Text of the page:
Bernie Ecclestone is expected to face formal criminal charges in Germany over bribery allegations that will threaten his position as the most powerful man in motor sport, according to reports.
Prosecutors in Munich will announce today that they are to launch criminal proceedings against the Formula One chief executive over $44 million (£27 million) paid to banker Gerhard Gribkowsky, who was involved in the sport’s sale in 2005, a Sky News report said.
Ecclestone, whose control of a sport he has governed for nearly four decades would be seriously damaged by any criminal proceedings, faced a $140 million damages case in the High Court last year over the sale of Formula One. It was brought against him by by a German media firm, Constantin Medien.
Constantin Medien claimed in the High Court it lost out on a large commission as a result of BayernLB’s undervaluation of its shares following a payment to Gribkowsky, the company's chief risk officer.
According to the reports, Ecclestone's trial will begin on April 23, and he will step down from the board of the CVC until the trial has concluded. However, he will remain in charge of Formula One's day-to-day management.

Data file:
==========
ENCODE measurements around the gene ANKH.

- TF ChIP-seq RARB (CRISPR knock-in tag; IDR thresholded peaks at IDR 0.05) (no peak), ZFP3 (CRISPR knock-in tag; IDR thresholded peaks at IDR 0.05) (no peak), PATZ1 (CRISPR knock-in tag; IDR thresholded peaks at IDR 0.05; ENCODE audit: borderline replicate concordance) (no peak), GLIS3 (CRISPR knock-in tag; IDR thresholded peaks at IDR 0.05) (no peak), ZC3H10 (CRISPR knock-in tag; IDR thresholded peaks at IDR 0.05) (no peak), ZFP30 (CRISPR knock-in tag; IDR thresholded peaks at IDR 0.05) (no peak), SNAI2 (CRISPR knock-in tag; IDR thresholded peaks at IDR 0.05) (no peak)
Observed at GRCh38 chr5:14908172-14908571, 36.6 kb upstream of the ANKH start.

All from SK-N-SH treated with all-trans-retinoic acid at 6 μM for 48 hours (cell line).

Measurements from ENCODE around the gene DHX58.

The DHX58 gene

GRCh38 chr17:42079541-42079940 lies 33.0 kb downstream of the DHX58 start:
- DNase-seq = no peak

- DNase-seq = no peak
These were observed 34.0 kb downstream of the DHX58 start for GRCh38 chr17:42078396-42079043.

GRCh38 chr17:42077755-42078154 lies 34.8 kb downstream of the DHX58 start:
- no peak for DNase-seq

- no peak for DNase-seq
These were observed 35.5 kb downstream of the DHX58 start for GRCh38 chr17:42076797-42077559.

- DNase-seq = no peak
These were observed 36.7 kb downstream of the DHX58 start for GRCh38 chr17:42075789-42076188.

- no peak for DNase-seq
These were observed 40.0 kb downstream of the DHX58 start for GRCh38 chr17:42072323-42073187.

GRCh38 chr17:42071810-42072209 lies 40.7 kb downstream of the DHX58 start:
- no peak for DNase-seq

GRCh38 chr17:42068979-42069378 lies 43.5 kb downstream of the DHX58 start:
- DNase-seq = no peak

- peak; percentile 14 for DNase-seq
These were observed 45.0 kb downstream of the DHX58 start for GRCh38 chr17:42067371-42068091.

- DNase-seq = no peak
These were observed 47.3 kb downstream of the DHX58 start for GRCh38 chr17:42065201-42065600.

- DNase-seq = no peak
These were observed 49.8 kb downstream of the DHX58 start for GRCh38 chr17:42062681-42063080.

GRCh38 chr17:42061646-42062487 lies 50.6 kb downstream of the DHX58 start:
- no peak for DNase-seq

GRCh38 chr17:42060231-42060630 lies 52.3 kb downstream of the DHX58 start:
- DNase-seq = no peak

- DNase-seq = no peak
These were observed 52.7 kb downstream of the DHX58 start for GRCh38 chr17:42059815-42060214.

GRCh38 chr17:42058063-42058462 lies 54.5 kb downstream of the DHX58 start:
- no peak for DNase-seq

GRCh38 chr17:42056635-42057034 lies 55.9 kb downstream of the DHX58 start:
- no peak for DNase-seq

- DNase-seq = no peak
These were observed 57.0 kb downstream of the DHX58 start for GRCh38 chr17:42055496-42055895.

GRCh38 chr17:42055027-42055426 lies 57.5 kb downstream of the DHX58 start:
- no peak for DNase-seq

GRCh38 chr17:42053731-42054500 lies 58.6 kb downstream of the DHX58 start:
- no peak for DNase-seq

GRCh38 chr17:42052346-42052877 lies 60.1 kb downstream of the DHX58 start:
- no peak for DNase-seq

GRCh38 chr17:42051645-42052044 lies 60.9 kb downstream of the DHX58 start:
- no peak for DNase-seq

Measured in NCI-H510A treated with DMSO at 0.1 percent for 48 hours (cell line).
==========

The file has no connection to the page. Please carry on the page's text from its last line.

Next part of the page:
Ecclestone denies any wrongdoing. He does not deny paying Gribkowsky but claims he was “shaken down” by the banker, who allegedly threatened to make false claims that would have resulted in damaging investigations by UK tax authorities about his relationship with Bambino, potentially triggering a UK tax investigation and cost him billions of pounds. In 2012 Gribkowsky was jailed for more than eight years for offences including tax evasion and bribery.
A judgement on the High Court case is expected by Mr Justice Newey this month.
"Bernie is absolutely the best and only guy to do what he does, to take Formula One to the global reach that the sport has achieved, introducing races in Russia this year, going back to the Austrian Grand Prix," Horner said.
"It's a massive calendar that he's pulled together [for 2014]… it's in all our interests that he's around as long as possible."
CVC currently owns a 35.5 per cent stake in Formula One, after it sold down its holding from 63 per cent last year.
Plans for a stock market flotation in Singapore have been postponed until the legal actions against Ecclestone have been resolved, CVC's co-founder Donald Mackenzie said last year.
Mackenzie added that if Ecclestone were to be found guilty of breaking the law, the Formula One supremo could be sacked. "If it is proven that Mr Ecclestone has done anything that is criminally wrong, we would fire him," Mackenzie said in November.